Pride and Prejudice

Published: 1813
Author: Jane Austen


I finally get around to reading the classic novel

It is a truth universally acknowledged that book reviewers in need of a quirky and unique opening always turn to Jane Austen thinking they are being oh so funny and clever.  Thank God I would never stoop to such cheap cliches….

I recently listed ten classic books that I hadn’t yet got round to reading.  There was a lot of surprise that Pride and Prejudice was on the list and several people told me that it was one of their favourite novels of all time and that I had to rectify my omission as soon as possible.  I was persuaded and when I decided which books to read and review before the end of the year I took the plunge and gave it another go.  I finally found out what everyone was so excited about.

The story is familiar thanks to a multitude of television and TV adaptations, notably the 1995 BBC series starring Jennifer Ehle and Colin Firth.  The hideous Mrs Bennett, a middle class nightmare of a woman, is desperate to marry off her five daughters to wealthy young bachelors.  Her hopes are raised by the arrival in the neighbourhood of Mr Bingley and his friend Mr Darcy.  Bingley is charming, kind and handsome and catches the eye of oldest daughter Jane, but Darcy merely engenders dislike in the family, particularly from second daughter Elizabeth who is a headstrong young woman.

Each time I’ve tried to read Pride and Prejudice in the past, I’ve given up quickly, usually in the first chapter as I was so frustrated by Mrs Bennett.  I’m not sure if a more unpleasant woman has ever been captured on the page but I had no desire to continue reading and get to know her and her family better.

At first I found the writing style of the 19th century difficult to get used to. My reading tastes are much more in tune with the modern narrative style so it took a good few chapters to train my mind to take in all of the information on the page.  My 21st century brain also found some of the plot devices tricky to comprehend.  I love the sympathy that a good bout of manflu can earn me as much as the next girl, but did Jane really have to simper and stay in bed at Bingley’s for as long as she did?  Man up woman!  Still I was prepared to suspend disbelief to allow myself to keep reading on.

I found myself appreciating the characters a lot more than I ever had before.  Mrs Bennett is a truly horrible little woman surely created specifically for us to dislike.  Lizzie Bennett on the other hand is great – a strong-willed, capable and opinionated woman living in a time and place when such behaviour wasn’t expected from the fairer sex.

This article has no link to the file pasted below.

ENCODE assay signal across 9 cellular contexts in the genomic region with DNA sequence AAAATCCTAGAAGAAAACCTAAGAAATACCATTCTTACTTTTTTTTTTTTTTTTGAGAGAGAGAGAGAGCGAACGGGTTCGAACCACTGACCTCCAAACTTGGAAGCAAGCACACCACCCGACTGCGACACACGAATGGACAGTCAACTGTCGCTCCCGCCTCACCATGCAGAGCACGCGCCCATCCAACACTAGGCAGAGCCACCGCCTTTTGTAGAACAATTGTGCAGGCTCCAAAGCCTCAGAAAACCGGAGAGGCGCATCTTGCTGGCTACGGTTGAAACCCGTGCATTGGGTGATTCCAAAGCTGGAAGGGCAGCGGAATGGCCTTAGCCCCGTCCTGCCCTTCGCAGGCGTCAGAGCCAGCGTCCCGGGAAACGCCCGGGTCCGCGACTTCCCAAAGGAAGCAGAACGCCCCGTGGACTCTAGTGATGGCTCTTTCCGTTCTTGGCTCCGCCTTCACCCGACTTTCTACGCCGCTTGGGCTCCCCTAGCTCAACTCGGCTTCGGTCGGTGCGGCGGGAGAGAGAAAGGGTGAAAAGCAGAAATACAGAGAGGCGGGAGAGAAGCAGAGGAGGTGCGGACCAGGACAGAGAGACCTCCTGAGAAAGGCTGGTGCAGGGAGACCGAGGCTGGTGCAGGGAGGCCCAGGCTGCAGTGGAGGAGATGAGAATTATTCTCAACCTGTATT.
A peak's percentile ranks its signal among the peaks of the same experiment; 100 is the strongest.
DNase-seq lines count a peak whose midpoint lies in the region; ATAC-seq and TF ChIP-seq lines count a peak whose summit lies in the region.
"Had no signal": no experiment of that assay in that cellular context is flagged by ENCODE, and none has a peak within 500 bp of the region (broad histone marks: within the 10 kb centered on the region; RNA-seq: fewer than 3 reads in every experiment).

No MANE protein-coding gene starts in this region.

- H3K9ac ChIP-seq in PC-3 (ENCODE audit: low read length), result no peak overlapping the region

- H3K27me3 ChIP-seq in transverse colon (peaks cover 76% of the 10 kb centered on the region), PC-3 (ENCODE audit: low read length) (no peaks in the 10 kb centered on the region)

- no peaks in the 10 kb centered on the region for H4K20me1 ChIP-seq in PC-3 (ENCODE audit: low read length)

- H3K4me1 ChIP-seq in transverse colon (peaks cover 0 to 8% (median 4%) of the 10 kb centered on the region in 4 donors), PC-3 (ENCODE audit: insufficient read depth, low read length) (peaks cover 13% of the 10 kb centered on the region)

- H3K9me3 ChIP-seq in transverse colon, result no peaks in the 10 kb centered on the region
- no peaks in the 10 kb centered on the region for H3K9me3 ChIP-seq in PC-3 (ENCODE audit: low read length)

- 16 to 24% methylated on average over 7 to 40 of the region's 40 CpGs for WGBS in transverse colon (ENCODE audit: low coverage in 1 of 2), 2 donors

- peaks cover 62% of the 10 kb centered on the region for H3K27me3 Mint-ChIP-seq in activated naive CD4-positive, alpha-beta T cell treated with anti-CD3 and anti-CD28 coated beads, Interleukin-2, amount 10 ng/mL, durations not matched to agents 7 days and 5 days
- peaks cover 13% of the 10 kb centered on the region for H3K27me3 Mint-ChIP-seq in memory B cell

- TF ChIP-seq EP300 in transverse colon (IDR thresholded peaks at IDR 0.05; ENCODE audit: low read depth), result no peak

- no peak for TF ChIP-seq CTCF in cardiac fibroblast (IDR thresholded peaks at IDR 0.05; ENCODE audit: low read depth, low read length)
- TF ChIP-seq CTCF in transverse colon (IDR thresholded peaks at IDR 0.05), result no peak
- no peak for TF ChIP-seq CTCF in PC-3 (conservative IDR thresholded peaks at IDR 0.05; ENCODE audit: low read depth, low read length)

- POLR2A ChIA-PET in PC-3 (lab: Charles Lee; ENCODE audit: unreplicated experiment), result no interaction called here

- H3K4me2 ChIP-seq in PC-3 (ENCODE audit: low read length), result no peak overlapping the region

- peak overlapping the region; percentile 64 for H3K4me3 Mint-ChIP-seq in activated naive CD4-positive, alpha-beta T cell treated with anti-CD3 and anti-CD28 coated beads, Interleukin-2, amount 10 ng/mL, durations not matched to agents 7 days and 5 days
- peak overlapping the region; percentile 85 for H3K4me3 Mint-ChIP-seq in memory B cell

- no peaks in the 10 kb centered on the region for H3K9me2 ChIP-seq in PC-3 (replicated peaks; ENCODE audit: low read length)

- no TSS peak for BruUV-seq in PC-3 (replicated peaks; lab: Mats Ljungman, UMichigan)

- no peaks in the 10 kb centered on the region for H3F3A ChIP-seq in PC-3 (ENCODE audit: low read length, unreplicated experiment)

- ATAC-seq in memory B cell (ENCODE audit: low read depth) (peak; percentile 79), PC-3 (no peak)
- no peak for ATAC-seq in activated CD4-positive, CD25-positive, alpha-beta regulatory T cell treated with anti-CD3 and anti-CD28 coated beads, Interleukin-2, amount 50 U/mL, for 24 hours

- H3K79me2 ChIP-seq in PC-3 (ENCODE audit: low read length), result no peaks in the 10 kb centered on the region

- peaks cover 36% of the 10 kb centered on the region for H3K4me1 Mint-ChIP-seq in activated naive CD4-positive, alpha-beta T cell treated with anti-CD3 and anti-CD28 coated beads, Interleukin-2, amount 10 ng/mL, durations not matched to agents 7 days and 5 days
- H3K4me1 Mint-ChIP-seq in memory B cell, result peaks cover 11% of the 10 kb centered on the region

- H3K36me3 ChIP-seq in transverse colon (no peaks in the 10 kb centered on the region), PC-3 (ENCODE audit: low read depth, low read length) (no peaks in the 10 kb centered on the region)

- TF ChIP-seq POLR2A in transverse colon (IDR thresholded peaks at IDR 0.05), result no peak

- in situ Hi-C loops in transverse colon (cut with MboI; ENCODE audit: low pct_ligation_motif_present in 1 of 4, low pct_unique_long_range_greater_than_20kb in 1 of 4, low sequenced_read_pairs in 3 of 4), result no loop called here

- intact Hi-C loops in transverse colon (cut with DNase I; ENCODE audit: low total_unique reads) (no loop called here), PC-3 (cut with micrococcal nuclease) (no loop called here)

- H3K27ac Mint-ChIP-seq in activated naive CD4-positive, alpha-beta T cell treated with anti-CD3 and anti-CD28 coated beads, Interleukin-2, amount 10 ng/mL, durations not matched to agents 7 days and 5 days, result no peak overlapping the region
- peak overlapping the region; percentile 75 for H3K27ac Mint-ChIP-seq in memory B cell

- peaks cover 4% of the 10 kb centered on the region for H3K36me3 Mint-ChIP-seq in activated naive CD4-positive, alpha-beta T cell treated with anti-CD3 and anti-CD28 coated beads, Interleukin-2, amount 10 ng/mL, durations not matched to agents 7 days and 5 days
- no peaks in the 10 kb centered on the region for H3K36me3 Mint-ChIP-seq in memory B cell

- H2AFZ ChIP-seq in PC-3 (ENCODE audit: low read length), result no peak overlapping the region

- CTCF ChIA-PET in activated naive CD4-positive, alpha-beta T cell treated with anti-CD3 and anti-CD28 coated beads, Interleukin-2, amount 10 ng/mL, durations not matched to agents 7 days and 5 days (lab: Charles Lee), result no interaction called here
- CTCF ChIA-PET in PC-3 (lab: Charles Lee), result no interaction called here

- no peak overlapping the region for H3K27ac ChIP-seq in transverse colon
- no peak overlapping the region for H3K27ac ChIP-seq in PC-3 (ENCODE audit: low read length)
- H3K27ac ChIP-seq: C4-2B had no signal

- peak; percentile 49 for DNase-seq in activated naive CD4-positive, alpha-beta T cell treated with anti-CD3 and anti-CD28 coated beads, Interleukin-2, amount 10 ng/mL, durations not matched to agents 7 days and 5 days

I immediately fell in love with Mr Darcy.  Yes, he was arrogant, judgmental and proud but unlike Lizzie I immediately saw through all that to the kind, considerate man below.  Or maybe I just remembered Colin Firth wading out of a lake with a clinging shirt.  Other characters, both likeable and detestable, were well drawn and came to life wonderfully on the page.

The story, although gentle in terms of today’s novels, must have been quite radical when first published.  A young woman running away and setting up home with a man before marriage must have raised some eyebrows in fashionable society.  The very society which is so effectively explored and ridiculed by Austen.

I surprised myself by finding the climatic declaration of love between Lizzie and Darcy very moving.  I admit to having a slight tear in my eye and a heaving bosom as the book finished.

I’m glad that I’ve finally read Pride and Prejudice.  It hasn’t rocketed to the top of my list of all-time favourite books and I’m not sure that I’ll be rushing to re-read it, but it was a pleasant experience and I no longer feel as though I’m missing out on something special.

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  1. I’m so glad you liked it! I read it for the first time a couple years ago, and wasn’t really expecting to like it, or really ‘get’ it. What a surprise that it turned out to be really enjoyable :) And yes, it takes me a while to wrap my modern brain around the language of this time period, too. I’m reading The Age of Innocence right now and oh boy, did it take some work to get into!

  2. I think that loving the P&P movies helped me appreciate this one more. Love me some Mr. Darcy.

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